FIG. 5B illustrates a back side of a user device.

FIG. 5C illustrates a back side of a user device having two antennas in contact with portions of a human body.

FIG. 6 is a flow diagram of an embodiment of a method for dynamically computing the transmit power level to use for data transmissions.

FIG. 7 is a flow diagram of an embodiment of a method for utilizing one or more sensors to determine when to reduce a transmit power level.

FIG. 8A is a flow diagram of another embodiment of a method for utilizing one or more sensors to determine when to reduce a transmit power level.

FIG. 8B is a flow diagram of one embodiment of a method for utilizing an antenna as a proximity sensor.

FIG. 9A is a flow diagram of another embodiment of a method for dynamically computing the transmit power level to use to transmit information.

FIG. 9B is a flow diagram of yet another embodiment of a method for dynamically computing the transmit power level to use to transmit information.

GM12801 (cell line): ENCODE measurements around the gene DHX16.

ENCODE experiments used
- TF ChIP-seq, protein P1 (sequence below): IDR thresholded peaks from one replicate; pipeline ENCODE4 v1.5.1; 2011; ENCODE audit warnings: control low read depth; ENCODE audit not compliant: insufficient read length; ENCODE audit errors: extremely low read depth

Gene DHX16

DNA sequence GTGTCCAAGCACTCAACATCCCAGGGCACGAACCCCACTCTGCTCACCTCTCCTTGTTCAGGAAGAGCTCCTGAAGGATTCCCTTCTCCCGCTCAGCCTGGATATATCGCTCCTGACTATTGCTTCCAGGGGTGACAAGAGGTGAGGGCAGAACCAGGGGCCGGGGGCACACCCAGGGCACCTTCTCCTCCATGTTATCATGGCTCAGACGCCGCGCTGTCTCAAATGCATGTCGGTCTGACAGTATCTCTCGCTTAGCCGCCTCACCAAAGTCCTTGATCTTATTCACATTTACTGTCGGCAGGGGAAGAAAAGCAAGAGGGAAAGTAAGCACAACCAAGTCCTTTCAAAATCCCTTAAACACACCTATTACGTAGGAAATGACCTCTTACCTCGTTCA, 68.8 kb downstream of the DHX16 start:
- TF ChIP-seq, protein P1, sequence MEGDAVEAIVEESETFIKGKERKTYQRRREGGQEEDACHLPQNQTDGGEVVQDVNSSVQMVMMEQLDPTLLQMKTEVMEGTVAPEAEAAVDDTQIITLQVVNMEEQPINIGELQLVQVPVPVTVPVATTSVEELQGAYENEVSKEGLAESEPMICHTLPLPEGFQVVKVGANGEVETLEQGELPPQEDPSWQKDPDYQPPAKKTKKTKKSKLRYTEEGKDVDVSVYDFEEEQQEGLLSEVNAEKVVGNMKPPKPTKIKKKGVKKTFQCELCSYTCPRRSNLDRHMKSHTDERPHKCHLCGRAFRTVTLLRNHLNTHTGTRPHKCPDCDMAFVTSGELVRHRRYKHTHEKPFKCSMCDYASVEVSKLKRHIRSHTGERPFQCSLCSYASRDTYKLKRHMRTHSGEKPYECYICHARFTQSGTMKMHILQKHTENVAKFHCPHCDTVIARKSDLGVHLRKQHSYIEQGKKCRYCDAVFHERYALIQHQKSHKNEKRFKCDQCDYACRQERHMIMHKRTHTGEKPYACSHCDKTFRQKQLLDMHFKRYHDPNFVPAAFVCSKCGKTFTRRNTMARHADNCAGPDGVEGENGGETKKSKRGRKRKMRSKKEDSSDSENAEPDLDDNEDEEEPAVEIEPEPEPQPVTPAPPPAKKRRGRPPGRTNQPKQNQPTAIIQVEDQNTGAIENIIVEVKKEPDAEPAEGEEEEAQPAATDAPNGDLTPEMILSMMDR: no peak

FIG. 10 illustrates a graph of time verses total (summed) transmit power, which shows a moving sum of transmit power levels.

FIG. 11 is a chart showing power adjustments made to a transmit power level.

FIG. 12 is a flow diagram of one embodiment of a method for computing a moving sum of transmit power levels.

FIG. 13 illustrates a chart showing a moving average of transmit power levels.

FIG. 14 is a flow diagram of an embodiment of a method for reducing interference between antennas of a user device.

FIG. 15 is a flow diagram of another embodiment of a method for reducing interference between antennas of a user device.

FIG. 16 is a flow diagram of an embodiment of a method for reducing a power output level of an antenna based on an associated application and/or operation.

FIG. 17 is a flow diagram of one embodiment of a method for throttling a transmit power level based on motion data.

FIG. 18 is a flow diagram of another embodiment of a method for throttling a transmit power level based on motion data.

FIG. 19 is a flow diagram of yet another embodiment of a method for throttling a transmit power level based on motion data.